Cladding crisis: Buildings may be constructed to deliberately avoid need for fire regulations

12 November 2021, 19:42 | Updated: 15 November 2021, 05:16

Building regulations for high-rise buildings have been under close scrutiny since the Grenfell disaster
Building regulations for high-rise buildings have been under close scrutiny since the Grenfell disaster. Picture: Alamy

By Daisy Stephens

House-builders may be "gaming the system" to avoid having to adhere to fire safety regulations put in place as a result of the Grenfell Tower tragedy, a fire chief has warned.

For example, buildings may be built shorter than 18 meters as those that are taller than that are considered "high-rise" and therefore require more advanced safety measures, according to assistant commissioner of the London Fire Brigade (LFB) Paul Jennings.

"We have got examples where we think people are deliberately designing and building their buildings below that 18 metre, six floor threshold because they know if they reach that threshold they would have to put advanced and more intricate fire safety measures in," he told the BBC.

The assistant commissioner described these new buildings in the UK capital as examples where there "may be gaming the system".

He warned: "We are potentially extending the legacy issues that we are already currently discovering that are in London and in the cities across the country."

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When asked how many new buildings in London were being constructed to avoid the rules, he said it was likely "hundreds and if not thousands".

"We are seeing around 60% of the building consultations that come into the fire engineering team and others are ones where we are going backwards," added Mr Jennings.

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The London Fire Brigade's warning comes after the Housing Secretary, Michael Gove, made his first appearance in front of a committee of MPs who asked questions about building safety.

On Monday, Mr Gove told the Housing, Communities and Local Government Committee: "We collectively - the department, some in local government, others in the private sector - failed people at Grenfell and there are people who were and still are in buildings where there is a significant risk."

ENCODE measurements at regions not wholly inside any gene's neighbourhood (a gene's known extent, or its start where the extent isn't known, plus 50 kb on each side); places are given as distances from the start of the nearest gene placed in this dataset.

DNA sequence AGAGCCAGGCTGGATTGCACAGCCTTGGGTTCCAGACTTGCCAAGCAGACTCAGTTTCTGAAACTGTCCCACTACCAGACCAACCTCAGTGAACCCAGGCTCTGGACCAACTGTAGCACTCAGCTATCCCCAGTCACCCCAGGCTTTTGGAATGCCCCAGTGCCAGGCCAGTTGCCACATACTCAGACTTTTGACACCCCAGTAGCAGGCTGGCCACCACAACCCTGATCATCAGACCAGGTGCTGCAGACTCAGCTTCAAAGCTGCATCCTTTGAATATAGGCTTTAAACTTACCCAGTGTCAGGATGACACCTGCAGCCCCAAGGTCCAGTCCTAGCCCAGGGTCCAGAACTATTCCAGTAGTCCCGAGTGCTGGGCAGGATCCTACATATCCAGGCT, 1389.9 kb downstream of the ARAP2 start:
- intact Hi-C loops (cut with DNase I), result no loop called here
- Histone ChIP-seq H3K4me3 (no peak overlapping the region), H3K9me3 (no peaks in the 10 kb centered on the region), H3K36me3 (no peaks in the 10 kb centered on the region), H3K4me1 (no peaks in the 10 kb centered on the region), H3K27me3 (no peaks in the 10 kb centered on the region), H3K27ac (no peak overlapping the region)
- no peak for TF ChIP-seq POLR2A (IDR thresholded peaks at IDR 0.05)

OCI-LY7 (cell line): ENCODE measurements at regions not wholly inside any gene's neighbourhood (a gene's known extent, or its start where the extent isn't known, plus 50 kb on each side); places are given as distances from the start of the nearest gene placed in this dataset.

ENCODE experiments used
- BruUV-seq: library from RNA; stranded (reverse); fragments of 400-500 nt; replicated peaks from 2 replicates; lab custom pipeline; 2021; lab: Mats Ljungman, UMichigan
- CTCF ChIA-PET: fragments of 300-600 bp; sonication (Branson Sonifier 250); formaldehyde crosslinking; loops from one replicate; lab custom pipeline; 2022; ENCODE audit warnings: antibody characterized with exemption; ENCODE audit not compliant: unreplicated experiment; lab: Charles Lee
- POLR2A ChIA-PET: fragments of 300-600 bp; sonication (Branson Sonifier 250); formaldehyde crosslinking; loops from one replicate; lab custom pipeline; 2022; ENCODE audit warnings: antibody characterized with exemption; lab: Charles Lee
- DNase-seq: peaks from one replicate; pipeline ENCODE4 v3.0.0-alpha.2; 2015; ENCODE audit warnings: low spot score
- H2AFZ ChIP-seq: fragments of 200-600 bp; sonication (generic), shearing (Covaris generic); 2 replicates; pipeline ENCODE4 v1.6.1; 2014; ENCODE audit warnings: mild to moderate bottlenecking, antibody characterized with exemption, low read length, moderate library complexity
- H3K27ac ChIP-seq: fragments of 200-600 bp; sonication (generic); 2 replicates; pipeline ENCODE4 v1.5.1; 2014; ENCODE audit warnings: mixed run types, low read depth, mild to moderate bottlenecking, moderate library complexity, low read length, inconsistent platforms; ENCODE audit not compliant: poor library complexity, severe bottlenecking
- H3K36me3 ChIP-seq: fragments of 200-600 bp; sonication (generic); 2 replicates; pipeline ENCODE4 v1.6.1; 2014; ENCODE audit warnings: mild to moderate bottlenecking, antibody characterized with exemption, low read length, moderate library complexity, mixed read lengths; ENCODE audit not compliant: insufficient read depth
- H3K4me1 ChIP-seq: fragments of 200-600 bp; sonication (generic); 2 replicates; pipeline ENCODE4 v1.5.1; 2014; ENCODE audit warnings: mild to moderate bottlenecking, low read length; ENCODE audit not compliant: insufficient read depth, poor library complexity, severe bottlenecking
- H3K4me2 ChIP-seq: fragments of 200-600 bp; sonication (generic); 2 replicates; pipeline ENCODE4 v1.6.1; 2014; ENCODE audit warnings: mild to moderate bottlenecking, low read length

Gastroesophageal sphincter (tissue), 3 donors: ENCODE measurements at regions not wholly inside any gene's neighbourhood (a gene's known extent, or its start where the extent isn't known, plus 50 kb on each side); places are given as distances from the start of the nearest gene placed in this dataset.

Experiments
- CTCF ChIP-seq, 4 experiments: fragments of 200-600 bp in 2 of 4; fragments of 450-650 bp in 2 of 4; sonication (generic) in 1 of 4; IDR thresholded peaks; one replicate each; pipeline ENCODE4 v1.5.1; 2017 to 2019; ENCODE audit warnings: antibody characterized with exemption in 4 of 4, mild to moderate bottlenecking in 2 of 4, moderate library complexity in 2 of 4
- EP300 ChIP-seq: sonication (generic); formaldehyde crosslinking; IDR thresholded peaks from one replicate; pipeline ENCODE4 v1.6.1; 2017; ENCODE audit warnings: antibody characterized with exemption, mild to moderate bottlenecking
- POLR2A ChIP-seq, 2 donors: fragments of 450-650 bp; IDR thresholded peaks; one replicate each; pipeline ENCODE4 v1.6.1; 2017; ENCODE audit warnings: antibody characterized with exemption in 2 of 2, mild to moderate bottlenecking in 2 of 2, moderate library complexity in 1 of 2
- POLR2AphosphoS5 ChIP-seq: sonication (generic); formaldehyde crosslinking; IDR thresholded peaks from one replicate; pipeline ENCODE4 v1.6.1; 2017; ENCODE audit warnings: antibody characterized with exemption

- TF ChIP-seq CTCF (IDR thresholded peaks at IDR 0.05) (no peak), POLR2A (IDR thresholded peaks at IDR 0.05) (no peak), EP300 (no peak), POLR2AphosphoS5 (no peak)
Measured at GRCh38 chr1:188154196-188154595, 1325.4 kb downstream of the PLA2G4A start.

He went on to say that, as the Grenfell Inquiry turned its attention to the Government's role in the disaster, his department "will be seen to have, on a couple of occasions, not necessarily appreciated the importance of fire safety".

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Asked about who should pay for the work required to make the affected buildings safe, Mr Gove confirmed that he would "pause" plans that would see leaseholders take out loans to pay for remediation work.

Some leaseholders have reportedly been hit with bills for more than £100,000 to replace unsafe cladding or pay for so-called "waking watches" where someone is employed to patrol a building checking for fires.

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The Housebuilders Federation, which represents housing developers, told Newsnight: "Developers meet the building regulations set by Government without exception.

"Standards today are considerably more exacting than previous iterations. Building regulations differ dependent on the type of building, but all have residents safety at their core."

The Government said: "The safety and wellbeing of residents is our priority and the Building Safety Bill will strengthen oversight and protections for everyone in high rise buildings.

"All new buildings of any height must meet building regulations fire safety requirements and we have already banned the use of all combustible materials on external walls of new residential buildings over 18 metres."